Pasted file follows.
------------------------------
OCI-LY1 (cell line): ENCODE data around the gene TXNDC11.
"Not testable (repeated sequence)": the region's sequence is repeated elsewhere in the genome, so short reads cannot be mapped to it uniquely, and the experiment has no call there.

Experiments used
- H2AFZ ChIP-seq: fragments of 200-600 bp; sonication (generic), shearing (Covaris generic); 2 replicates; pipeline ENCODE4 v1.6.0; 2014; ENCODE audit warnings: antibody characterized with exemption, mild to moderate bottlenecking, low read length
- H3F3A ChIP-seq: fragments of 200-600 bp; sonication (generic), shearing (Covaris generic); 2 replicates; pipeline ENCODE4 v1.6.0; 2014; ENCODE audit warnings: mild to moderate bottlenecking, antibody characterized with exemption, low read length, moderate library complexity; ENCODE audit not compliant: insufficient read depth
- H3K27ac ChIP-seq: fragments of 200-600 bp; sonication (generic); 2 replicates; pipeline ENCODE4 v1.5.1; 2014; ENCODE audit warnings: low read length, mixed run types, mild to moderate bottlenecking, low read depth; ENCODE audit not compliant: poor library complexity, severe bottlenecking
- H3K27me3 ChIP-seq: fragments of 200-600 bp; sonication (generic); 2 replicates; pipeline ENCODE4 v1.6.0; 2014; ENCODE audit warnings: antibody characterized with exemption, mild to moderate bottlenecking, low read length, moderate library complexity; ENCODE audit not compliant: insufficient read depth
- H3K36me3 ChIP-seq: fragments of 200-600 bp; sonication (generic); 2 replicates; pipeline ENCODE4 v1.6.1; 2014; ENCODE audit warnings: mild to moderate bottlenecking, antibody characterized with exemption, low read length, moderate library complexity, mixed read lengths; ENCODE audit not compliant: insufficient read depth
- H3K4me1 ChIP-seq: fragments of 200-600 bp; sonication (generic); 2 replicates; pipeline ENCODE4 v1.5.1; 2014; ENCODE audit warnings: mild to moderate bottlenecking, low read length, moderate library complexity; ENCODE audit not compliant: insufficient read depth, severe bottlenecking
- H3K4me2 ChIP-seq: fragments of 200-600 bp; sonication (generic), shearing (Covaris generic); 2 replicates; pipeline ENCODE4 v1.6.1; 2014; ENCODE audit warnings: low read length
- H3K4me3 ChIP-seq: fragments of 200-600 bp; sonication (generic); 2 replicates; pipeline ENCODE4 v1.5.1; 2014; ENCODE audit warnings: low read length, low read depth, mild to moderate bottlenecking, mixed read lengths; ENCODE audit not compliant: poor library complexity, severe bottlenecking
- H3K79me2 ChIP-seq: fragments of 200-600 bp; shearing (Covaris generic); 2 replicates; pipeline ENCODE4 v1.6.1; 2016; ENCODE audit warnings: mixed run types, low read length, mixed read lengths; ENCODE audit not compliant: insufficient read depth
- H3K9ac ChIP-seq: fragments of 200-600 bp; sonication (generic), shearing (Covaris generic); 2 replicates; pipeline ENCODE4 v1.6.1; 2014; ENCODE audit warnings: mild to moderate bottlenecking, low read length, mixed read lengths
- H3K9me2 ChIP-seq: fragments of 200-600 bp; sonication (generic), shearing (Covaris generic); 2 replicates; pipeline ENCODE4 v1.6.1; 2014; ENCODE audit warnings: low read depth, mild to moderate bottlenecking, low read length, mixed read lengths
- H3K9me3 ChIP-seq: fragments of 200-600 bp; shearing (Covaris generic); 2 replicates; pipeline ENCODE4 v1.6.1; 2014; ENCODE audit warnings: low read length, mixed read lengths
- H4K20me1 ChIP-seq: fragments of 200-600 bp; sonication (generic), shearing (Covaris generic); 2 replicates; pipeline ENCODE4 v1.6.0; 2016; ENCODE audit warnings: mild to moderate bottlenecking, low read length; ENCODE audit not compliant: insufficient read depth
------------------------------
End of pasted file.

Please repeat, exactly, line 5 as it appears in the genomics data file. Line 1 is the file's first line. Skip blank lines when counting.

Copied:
- H3F3A ChIP-seq: fragments of 200-600 bp; sonication (generic), shearing (Covaris generic); 2 replicates; pipeline ENCODE4 v1.6.0; 2014; ENCODE audit warnings: mild to moderate bottlenecking, antibody characterized with exemption, low read length, moderate library complexity; ENCODE audit not compliant: insufficient read depth